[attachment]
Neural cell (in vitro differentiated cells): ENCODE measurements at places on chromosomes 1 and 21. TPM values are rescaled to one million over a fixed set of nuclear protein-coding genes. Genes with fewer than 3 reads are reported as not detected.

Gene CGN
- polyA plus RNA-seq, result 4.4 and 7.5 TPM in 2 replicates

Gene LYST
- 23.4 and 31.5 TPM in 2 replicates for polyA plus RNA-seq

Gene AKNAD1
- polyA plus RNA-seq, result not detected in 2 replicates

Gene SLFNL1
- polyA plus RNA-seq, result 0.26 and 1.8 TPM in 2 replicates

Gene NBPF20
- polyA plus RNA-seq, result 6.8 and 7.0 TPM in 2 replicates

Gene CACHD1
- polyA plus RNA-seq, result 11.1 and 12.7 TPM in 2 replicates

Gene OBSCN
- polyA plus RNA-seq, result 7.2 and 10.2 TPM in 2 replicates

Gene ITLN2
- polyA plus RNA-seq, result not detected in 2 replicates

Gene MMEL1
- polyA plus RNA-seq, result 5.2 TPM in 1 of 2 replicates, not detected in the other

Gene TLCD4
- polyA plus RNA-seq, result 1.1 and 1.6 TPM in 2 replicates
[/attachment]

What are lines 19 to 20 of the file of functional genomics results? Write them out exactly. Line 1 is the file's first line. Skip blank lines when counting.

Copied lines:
- polyA plus RNA-seq, result 5.2 TPM in 1 of 2 replicates, not detected in the other

Gene TLCD4